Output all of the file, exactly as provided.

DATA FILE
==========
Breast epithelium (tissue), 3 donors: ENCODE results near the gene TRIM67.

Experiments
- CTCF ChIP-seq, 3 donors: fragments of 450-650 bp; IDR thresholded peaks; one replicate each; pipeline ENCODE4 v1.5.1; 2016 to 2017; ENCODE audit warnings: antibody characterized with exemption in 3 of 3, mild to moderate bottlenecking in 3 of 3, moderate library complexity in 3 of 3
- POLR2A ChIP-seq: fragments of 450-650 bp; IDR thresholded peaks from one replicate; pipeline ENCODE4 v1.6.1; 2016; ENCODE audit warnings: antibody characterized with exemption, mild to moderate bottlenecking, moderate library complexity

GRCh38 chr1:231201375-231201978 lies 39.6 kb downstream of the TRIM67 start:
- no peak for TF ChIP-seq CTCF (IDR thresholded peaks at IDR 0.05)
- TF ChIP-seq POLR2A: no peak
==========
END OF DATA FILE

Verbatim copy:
Breast epithelium (tissue), 3 donors: ENCODE results near the gene TRIM67.

Experiments
- CTCF ChIP-seq, 3 donors: fragments of 450-650 bp; IDR thresholded peaks; one replicate each; pipeline ENCODE4 v1.5.1; 2016 to 2017; ENCODE audit warnings: antibody characterized with exemption in 3 of 3, mild to moderate bottlenecking in 3 of 3, moderate library complexity in 3 of 3
- POLR2A ChIP-seq: fragments of 450-650 bp; IDR thresholded peaks from one replicate; pipeline ENCODE4 v1.6.1; 2016; ENCODE audit warnings: antibody characterized with exemption, mild to moderate bottlenecking, moderate library complexity

GRCh38 chr1:231201375-231201978 lies 39.6 kb downstream of the TRIM67 start:
- no peak for TF ChIP-seq CTCF (IDR thresholded peaks at IDR 0.05)
- TF ChIP-seq POLR2A: no peak